Looking back, it comes as no surprise that Yevin would combine her talents in such a way. When she was a student at the University of Pennsylvania, she majored in both communications and theater. She wasn’t always into singing. As a child, she was much more into ballet, jazz and tap dancing. She did theater at Kutsher’s Camp Anawana, a Jewish summer camp in the Catskills. With Gritty in Pink, she gets the opportunity to perform and give a leg up to other women to do the same. 

She brought her business pitch to Lyman for feedback. 

“I made a 20-page [pitch] deck and I brought it to Kevin and I had this huge vision — and it wasn’t just a tour,” Yevin said. “I wanted to do an online network and a media content studio and lifestyle products.”

Lyman was impressed and encouraging. He said whenever he meets with Yevin, he can just “sit there and be a sounding board or a mentor to her as she’s building out her newest projects.” To this day, Lyman describes Yevin as family. 

“Now with what Shira’s doing with Gritty in Pink, you have to give her a complete credit where credit is due, and she just keeps moving forward,” Lyman said.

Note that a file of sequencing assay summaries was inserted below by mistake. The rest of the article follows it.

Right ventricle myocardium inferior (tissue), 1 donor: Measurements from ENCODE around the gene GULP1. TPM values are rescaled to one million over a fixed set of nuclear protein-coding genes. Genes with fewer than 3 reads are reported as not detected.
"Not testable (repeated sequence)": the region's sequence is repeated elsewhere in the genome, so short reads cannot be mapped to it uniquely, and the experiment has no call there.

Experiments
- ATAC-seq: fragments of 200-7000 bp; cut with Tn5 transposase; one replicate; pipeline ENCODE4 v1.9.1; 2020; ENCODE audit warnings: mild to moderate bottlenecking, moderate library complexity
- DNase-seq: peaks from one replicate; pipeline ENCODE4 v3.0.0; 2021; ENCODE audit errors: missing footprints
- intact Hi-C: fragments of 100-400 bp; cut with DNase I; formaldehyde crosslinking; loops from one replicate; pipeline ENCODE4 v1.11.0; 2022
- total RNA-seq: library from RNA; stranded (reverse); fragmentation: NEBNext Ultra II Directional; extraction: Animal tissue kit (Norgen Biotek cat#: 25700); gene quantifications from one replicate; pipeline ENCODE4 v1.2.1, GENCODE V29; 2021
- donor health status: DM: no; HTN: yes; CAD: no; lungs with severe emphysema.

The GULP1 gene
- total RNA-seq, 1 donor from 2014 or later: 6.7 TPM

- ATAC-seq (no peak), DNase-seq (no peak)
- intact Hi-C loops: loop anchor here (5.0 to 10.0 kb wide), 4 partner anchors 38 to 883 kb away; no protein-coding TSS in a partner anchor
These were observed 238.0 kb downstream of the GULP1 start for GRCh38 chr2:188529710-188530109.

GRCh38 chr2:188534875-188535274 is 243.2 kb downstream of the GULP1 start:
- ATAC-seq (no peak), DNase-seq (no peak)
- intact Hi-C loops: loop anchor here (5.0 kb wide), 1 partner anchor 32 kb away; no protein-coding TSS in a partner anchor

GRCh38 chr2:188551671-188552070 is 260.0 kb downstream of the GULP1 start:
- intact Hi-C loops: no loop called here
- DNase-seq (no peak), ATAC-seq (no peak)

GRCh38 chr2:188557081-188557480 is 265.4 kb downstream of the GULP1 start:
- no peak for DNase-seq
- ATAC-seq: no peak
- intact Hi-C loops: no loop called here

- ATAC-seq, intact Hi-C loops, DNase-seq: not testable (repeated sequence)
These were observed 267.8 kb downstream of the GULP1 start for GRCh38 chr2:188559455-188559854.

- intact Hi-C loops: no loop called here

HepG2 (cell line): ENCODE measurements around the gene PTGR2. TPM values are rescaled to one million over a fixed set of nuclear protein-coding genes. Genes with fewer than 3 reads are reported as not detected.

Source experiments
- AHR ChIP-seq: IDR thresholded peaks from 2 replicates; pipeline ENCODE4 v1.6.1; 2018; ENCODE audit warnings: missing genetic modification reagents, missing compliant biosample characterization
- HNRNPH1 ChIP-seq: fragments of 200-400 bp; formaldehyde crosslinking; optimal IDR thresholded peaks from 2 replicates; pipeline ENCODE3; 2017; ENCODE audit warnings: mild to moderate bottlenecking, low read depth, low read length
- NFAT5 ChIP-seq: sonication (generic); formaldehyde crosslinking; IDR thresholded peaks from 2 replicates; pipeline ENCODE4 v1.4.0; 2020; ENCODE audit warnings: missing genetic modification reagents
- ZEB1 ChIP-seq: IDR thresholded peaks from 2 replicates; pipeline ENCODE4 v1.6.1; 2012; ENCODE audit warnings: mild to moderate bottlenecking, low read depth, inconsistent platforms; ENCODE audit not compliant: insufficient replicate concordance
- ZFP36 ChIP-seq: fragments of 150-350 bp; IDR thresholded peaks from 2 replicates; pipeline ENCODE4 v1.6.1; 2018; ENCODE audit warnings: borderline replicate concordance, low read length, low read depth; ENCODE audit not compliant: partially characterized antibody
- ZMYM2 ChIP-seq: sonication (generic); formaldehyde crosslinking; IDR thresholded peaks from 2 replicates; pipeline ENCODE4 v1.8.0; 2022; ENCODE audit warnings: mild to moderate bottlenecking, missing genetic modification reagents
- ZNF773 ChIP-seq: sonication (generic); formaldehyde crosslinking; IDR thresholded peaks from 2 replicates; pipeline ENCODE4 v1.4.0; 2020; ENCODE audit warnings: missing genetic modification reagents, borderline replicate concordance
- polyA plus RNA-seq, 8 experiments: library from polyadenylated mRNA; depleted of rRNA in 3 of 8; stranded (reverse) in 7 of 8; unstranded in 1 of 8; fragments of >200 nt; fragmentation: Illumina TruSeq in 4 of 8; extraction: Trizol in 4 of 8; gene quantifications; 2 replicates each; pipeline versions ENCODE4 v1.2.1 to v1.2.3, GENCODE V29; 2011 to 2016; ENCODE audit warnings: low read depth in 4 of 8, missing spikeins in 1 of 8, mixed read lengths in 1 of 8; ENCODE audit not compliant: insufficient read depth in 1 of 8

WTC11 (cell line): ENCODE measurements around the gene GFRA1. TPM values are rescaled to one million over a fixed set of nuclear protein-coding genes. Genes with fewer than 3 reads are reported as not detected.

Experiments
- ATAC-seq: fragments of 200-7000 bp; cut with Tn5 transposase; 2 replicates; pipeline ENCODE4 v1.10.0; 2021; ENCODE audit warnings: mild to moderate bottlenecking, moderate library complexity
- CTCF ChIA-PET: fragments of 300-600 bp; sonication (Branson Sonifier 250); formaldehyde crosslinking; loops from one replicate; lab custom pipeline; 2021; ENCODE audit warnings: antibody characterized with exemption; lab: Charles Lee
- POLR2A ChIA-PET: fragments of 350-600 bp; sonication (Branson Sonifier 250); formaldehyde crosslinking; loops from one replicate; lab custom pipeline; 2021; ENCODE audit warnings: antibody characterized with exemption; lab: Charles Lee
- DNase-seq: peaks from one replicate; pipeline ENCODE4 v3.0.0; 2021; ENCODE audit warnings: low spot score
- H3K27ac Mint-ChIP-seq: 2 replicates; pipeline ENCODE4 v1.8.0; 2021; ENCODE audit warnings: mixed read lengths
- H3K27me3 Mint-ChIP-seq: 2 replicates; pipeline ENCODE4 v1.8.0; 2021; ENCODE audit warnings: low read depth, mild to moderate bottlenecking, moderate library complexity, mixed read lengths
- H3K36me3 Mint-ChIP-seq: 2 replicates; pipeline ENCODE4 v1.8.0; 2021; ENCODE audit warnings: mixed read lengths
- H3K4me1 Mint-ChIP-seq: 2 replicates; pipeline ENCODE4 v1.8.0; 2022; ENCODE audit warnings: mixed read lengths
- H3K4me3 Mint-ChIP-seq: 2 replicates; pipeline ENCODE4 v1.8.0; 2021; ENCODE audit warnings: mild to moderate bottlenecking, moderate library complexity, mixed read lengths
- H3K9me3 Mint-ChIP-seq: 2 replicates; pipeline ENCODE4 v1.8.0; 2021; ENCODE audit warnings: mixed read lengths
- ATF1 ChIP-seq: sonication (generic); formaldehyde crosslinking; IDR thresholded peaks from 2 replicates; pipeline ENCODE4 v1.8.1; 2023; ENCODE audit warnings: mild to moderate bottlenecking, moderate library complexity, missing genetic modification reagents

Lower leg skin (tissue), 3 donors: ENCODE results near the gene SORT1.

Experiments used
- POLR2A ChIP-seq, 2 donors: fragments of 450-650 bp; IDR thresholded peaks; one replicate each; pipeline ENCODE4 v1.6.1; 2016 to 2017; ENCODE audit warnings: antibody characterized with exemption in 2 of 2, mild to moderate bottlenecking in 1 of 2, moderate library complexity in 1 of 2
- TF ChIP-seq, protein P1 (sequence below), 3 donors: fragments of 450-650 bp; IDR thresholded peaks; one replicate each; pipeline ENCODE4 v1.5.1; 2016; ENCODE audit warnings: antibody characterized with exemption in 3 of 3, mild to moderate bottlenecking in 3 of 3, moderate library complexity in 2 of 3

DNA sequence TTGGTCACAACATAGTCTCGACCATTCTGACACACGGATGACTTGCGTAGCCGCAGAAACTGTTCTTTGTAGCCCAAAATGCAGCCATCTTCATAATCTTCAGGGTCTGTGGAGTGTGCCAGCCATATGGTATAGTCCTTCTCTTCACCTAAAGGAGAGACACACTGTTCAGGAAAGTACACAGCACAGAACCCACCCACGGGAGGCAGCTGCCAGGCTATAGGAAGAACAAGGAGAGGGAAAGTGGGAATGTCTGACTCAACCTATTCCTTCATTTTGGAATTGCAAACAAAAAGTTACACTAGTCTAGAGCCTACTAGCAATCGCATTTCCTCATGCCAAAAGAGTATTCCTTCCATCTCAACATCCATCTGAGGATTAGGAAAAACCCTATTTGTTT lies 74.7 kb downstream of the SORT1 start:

During the early days of the COVID-19 pandemic, Gritty in Pink organized a virtual concert series called “Gritty Rock Live” (GRL, a play on the 1990s MTV show TRL — “Total Request Live”). GRL would bring over 200 female musicians to fans via live-streams and Instagram-live fundraisers. 

In addition to consulting and advising one-on-one with females in the music industry, Yevin organizes concerts. She created the annual Gritty in Pink All-Girl Jam, featuring dozens of female-fronted musical acts as well as the internationally-touring “Punk Rock and Paintbrushes” art festival.  

“She’s very passionate about moving females forward in all sorts of things in business, as well as in the music industry. And she took that lead and she does with all the best intentions,” Lyman said.

Yevin’s impact in the music industry is apparent. The Gritty in Pink team is growing. Clients include pop singer Juno, punk band Bad Cop Bad Cop, hard rockers Doll Skin, bassist Eva Gardner, R&B singer Shea Diamond and indie rocker Madeline Rosene. Gritty in Pink has over 250 artists with 27 million collective followers on Instagram and TikTok. 

The Shiragirl Stage is even immortalized in a Warped Tour exhibit at the Rock and Roll Hall of Fame in Cleveland. 

Yevin is doing all she can to ensure a place for females in every aspect of the next generation of the music industry. 

“[There are] a lot of emerging artists, and we have seen artists that we scouted out in the beginning and they go on to, touring the world,” Yevin said. “And I have an incredible team. It’s not just me. The team really has an eye for talent. And so we’re proud of that.”

Gritty in Pink’s next All Girl Jam is on Thursday, September 15th at 7:00 pm at The Echo. Tickets are free but you must register before attending: https://www.eventbrite.com/e/all-grl-jam-90s-tickets-395022130827